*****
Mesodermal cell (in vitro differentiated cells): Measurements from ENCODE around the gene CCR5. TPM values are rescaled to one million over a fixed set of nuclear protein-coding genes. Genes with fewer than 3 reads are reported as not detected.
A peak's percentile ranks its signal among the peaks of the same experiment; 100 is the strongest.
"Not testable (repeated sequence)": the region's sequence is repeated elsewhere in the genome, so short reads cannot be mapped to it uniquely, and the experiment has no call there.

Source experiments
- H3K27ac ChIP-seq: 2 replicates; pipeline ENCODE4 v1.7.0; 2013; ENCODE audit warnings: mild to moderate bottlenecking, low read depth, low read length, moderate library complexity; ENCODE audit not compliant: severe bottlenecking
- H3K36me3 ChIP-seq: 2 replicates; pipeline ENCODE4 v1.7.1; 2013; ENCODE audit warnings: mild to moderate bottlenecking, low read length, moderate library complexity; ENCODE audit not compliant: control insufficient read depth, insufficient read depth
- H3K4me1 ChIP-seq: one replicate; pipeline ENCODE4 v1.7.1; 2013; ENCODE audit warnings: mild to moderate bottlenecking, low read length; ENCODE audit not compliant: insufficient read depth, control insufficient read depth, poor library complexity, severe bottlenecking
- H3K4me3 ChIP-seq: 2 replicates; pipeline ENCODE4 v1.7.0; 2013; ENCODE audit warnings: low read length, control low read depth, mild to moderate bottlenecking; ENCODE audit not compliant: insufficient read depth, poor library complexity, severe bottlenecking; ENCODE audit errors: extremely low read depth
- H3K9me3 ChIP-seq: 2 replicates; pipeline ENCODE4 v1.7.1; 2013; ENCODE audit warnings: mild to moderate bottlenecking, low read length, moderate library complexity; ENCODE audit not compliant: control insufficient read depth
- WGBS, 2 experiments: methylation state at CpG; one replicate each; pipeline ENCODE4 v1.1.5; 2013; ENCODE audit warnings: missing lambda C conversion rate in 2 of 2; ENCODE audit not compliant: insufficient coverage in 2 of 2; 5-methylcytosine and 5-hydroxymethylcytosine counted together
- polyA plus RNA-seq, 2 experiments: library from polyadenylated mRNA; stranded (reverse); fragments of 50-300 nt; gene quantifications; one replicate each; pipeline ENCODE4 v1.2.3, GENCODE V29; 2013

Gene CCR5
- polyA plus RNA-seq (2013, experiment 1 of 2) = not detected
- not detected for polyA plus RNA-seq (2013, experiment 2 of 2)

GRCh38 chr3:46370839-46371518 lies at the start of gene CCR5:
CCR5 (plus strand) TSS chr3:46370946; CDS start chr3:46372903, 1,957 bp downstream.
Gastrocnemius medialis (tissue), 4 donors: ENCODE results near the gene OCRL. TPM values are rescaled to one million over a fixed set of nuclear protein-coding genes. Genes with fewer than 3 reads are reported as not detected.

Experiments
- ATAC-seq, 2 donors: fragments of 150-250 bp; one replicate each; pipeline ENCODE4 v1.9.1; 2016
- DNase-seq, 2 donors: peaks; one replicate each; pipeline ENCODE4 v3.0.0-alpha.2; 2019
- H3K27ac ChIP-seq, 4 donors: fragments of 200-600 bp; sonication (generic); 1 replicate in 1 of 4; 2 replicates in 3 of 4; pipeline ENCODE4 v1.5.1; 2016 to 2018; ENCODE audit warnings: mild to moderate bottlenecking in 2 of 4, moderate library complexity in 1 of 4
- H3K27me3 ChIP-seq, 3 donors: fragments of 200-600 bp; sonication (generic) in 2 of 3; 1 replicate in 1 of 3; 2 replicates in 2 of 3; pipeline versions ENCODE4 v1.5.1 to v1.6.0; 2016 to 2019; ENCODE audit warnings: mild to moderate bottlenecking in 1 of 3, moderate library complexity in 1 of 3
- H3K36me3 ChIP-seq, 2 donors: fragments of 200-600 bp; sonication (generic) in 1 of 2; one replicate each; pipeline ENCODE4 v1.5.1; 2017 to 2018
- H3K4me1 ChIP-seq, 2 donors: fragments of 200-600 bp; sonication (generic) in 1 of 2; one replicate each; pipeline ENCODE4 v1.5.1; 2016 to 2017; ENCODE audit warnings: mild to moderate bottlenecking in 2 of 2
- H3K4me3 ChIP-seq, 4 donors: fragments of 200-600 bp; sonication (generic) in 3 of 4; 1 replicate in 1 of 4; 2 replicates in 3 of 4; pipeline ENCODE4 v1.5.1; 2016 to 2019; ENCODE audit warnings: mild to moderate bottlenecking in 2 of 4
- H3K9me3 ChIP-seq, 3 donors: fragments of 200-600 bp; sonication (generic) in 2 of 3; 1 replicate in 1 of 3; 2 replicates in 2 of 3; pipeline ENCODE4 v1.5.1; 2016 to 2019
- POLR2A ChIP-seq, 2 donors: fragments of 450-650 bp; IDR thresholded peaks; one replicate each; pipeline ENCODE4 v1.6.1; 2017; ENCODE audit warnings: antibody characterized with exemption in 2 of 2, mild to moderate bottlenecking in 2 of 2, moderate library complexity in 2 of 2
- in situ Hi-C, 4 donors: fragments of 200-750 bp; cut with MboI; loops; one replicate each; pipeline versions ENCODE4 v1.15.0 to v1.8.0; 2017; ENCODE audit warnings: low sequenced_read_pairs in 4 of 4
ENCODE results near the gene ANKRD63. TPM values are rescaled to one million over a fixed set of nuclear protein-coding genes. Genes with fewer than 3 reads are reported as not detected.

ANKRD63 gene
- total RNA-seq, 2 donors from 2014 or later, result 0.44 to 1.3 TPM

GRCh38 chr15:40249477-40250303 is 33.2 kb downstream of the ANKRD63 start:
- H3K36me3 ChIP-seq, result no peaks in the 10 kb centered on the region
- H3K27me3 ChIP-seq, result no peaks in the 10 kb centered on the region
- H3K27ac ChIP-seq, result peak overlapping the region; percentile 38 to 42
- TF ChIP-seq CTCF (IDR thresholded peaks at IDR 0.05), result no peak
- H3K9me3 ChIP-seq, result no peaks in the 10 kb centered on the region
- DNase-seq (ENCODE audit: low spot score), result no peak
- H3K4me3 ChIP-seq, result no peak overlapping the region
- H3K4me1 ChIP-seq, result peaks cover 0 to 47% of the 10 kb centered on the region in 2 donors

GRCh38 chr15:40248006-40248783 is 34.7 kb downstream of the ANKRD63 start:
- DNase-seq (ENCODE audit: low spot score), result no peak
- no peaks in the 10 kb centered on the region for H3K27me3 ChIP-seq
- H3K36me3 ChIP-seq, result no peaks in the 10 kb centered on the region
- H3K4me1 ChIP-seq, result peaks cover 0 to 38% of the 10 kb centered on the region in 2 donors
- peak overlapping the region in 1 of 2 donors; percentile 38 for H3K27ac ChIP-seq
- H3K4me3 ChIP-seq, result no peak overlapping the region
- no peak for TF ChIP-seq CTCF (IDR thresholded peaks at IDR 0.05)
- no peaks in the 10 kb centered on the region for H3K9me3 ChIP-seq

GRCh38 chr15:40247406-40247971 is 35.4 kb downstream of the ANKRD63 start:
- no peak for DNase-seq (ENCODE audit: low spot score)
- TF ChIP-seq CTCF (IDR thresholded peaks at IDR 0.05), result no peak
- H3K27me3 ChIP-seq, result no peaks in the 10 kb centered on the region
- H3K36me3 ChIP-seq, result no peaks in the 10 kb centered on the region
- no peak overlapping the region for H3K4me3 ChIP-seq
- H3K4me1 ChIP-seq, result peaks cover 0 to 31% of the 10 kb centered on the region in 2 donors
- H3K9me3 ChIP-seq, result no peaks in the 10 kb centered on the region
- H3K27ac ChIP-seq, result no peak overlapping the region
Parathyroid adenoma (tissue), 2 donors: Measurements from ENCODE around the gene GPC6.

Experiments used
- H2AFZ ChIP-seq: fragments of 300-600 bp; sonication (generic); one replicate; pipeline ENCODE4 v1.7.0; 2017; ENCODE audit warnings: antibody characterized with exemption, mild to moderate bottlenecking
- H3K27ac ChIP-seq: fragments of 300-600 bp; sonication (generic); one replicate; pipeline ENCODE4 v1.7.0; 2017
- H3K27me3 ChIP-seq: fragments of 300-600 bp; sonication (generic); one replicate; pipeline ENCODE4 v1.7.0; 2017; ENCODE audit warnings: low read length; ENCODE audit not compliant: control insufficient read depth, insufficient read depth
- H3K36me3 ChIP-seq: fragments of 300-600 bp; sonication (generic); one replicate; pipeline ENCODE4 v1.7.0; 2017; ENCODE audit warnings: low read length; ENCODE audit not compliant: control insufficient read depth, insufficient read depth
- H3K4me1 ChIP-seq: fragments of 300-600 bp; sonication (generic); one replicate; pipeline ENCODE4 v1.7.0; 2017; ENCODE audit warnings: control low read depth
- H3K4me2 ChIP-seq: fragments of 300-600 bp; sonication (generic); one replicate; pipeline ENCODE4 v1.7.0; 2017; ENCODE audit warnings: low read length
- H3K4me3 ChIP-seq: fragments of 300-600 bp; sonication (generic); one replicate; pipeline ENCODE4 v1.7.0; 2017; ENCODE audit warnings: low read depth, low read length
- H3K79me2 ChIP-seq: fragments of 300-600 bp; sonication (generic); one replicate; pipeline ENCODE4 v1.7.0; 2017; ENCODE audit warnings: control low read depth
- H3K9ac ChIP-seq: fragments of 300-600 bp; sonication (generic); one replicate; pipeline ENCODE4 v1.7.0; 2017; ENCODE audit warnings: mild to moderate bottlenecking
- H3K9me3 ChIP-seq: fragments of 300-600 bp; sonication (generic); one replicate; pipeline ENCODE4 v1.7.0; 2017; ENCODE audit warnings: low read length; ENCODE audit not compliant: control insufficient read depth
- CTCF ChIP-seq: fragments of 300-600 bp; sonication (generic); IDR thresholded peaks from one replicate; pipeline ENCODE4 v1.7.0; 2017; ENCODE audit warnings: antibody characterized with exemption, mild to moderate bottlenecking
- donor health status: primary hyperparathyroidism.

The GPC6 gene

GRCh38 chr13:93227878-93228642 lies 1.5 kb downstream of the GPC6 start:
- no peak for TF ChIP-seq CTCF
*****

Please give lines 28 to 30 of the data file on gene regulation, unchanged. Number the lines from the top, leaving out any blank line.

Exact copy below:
- in situ Hi-C, 4 donors: fragments of 200-750 bp; cut with MboI; loops; one replicate each; pipeline versions ENCODE4 v1.15.0 to v1.8.0; 2017; ENCODE audit warnings: low sequenced_read_pairs in 4 of 4
ENCODE results near the gene ANKRD63. TPM values are rescaled to one million over a fixed set of nuclear protein-coding genes. Genes with fewer than 3 reads are reported as not detected.

ANKRD63 gene